• Don't keep flexing your arm muscles. It too alters chemical balances which could skew your test results.

  • If your internal venous pressure is too low to withstand the force of the vacuum in the collection tube, the vein will collapse on itself only to re-establish itself after the vacuum is withdrawn. In that case, ask that the specimen be drawn either through a syringe or in a pediatric tube.

  • If you find yourself getting overly anxious, tensing your muscles, or becoming faint, soothe yourself with the following techniques:
    1. Take slow breaths, counting to 3 as you inhale through your nose and to 6 as you exhale through your mouth. If you start to feel lightheaded, slow down the count.
    2. Consciously make your muscles relax and feel loose.
    3. Fix your gaze on a focal point or close your eyes and envision a pleasing image.

Reference Ranges

The interpretation of any clinical laboratory test involves comparing the patient’s results to the test’s “reference range.” Reference ranges are highly complex because they reflect a highly complex world. There can be variations in test results due to collection, storage, transport and preparation techniques, types of instruments used, etc.

Just as no two automobiles run exactly the same way with exactly with same gas consumption, no two instruments run identically. Instruments age differently depending on use rate, maintenance, stability of electrical source, etc. In addition, there are dozens of reagent manufacturers; each with subtle differences in the composition of the reagents, ranging from minute variation in water quality to different sources of material. There are again dozens of manufacturers which make supporting supplies such as pipets, weigh boats, etc. There may be differences in the plastic composition, the amount of water trapped during processing, the accuracy of their volume makers, etc. Altitude, humidity, and temperature variation all play a part in the pre-analytical phase of testing as well. Particle counters in hematology are quite sensitive to changes in humidity while many chemical analyzers are sensitive to temperature changes. Just as your method of cooking changes at high altitude, people respond similarly to the changes at high levels. Hemoglobin increases as the oxygen percentage in the atmosphere decreases.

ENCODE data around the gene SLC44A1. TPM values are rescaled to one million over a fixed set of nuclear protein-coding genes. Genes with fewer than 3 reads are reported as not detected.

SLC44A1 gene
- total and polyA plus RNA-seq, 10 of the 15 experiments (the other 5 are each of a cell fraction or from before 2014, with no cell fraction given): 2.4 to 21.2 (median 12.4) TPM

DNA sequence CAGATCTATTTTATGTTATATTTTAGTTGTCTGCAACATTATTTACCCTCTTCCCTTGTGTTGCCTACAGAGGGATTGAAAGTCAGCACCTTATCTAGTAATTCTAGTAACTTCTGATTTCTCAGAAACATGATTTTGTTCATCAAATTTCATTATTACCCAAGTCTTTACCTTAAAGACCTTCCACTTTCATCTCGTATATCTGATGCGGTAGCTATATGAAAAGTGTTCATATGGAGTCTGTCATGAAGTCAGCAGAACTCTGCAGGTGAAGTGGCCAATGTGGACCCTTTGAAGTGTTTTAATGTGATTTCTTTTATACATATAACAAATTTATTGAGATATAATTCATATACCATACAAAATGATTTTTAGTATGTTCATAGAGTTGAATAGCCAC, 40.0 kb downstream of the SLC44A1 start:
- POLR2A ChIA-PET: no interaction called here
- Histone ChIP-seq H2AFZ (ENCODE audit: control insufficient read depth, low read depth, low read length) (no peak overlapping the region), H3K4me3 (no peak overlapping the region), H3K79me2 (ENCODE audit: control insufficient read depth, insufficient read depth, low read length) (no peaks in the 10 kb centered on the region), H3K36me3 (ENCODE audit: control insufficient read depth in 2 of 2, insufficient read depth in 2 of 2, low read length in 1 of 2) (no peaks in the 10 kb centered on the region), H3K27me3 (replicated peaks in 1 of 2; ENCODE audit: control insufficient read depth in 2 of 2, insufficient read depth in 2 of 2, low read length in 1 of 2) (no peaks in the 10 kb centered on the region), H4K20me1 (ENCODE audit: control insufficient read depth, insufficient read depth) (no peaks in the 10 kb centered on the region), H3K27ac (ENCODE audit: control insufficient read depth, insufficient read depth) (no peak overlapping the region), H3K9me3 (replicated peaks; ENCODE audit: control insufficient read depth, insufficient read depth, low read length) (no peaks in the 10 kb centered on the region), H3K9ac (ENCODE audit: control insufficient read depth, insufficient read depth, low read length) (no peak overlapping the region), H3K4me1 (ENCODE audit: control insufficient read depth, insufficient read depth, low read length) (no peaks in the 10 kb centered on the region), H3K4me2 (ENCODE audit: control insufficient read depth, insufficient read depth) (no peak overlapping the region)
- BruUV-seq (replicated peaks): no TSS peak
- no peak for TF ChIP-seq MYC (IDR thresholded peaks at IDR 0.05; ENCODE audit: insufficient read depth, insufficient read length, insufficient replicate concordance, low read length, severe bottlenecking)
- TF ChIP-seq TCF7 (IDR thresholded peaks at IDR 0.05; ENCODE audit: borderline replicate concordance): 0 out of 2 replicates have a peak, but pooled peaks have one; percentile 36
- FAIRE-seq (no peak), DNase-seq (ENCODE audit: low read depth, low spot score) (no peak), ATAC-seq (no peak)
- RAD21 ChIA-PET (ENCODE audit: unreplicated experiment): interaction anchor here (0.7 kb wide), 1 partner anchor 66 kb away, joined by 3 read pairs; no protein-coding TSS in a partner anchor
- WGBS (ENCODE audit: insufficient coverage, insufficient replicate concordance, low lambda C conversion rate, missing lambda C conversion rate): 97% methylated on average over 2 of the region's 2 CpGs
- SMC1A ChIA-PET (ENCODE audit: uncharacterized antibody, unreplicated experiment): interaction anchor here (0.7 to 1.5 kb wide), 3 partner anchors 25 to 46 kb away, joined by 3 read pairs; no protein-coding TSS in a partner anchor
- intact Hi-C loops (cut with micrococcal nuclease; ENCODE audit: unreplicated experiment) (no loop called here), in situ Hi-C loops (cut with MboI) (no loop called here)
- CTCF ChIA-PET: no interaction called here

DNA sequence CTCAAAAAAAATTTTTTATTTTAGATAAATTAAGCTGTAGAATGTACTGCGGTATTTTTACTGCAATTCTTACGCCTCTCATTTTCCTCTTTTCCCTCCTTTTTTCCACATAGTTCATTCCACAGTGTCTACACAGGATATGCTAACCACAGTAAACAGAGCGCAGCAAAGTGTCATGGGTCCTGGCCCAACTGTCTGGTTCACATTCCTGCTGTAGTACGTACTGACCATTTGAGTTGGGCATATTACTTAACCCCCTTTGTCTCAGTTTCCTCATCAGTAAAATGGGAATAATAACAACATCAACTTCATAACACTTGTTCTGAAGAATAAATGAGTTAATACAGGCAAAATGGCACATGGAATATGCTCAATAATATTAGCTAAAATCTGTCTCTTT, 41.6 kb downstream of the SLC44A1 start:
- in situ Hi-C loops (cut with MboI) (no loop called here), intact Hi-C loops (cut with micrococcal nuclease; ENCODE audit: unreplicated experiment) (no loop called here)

There are multiple methods to measure the same analyte. For example, there are a minimum of four different methods for analyzing blood glucose. One method measures glucose and a number of other substances called reducing agents, which include vitamin C. Its reference range is 80 - 120 mg/dL. Another method measures three sugars, one of which is glucose. This is a much narrower range and so the reference range of this method is 70 - 110 mg/dL. A third method analyzes only for glucose and uses an enzymatic method. A fourth method, also used for glucose alone, uses an electrical conductivity measurement. These two glucose-only methods have different reference ranges.